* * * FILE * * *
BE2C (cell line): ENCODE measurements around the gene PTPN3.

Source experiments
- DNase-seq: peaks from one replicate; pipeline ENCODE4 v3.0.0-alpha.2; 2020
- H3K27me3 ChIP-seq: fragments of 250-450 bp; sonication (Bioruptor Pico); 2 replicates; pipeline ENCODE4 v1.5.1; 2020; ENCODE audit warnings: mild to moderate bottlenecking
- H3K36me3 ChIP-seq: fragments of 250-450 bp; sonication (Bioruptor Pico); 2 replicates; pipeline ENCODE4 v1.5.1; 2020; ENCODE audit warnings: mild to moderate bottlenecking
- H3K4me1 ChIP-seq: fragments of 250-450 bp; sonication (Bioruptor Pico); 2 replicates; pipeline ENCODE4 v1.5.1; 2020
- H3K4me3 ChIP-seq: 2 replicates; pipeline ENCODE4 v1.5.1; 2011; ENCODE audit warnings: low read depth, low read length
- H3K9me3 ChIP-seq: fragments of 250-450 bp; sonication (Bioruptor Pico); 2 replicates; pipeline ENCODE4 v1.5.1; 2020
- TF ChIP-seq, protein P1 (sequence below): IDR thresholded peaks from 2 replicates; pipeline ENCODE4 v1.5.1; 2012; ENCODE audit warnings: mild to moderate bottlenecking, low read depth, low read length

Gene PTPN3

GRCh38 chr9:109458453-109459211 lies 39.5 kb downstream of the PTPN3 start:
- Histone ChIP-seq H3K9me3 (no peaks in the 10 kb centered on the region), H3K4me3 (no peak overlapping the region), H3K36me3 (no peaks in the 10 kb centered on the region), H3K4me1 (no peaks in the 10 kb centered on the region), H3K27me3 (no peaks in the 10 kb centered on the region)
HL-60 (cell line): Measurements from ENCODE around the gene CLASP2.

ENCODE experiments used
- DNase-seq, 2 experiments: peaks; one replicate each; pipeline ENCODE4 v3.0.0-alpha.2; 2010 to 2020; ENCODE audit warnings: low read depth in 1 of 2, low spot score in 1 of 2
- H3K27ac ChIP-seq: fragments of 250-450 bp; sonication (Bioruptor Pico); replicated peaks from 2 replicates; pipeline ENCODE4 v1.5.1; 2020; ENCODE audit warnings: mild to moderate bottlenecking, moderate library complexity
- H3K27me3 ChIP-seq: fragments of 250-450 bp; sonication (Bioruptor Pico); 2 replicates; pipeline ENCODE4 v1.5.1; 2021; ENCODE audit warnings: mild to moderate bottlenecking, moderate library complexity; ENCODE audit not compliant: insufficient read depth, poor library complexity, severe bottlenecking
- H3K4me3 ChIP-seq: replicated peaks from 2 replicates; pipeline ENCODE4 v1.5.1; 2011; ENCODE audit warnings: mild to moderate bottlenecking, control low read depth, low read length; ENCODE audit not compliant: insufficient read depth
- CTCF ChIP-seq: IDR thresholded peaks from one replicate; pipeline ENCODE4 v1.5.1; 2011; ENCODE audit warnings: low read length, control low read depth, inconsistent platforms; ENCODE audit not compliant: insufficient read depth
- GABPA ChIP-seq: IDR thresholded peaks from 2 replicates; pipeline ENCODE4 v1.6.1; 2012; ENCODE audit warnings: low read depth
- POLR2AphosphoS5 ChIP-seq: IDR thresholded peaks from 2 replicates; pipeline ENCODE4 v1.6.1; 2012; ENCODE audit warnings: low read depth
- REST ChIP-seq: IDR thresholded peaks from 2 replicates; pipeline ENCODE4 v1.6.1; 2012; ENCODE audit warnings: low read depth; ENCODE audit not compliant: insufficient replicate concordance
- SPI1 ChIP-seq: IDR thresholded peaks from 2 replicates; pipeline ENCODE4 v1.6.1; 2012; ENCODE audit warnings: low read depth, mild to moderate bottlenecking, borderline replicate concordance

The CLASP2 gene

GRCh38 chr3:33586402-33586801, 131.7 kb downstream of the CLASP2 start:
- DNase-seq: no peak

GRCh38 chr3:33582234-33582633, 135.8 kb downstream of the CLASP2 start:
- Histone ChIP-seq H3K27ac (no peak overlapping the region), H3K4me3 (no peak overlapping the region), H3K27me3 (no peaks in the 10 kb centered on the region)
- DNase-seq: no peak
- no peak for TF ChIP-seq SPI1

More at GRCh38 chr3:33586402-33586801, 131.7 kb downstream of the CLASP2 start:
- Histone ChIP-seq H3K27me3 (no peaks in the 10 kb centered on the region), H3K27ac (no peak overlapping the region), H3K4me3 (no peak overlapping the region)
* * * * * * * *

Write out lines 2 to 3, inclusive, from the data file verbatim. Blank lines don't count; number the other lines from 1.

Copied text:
Source experiments
- DNase-seq: peaks from one replicate; pipeline ENCODE4 v3.0.0-alpha.2; 2020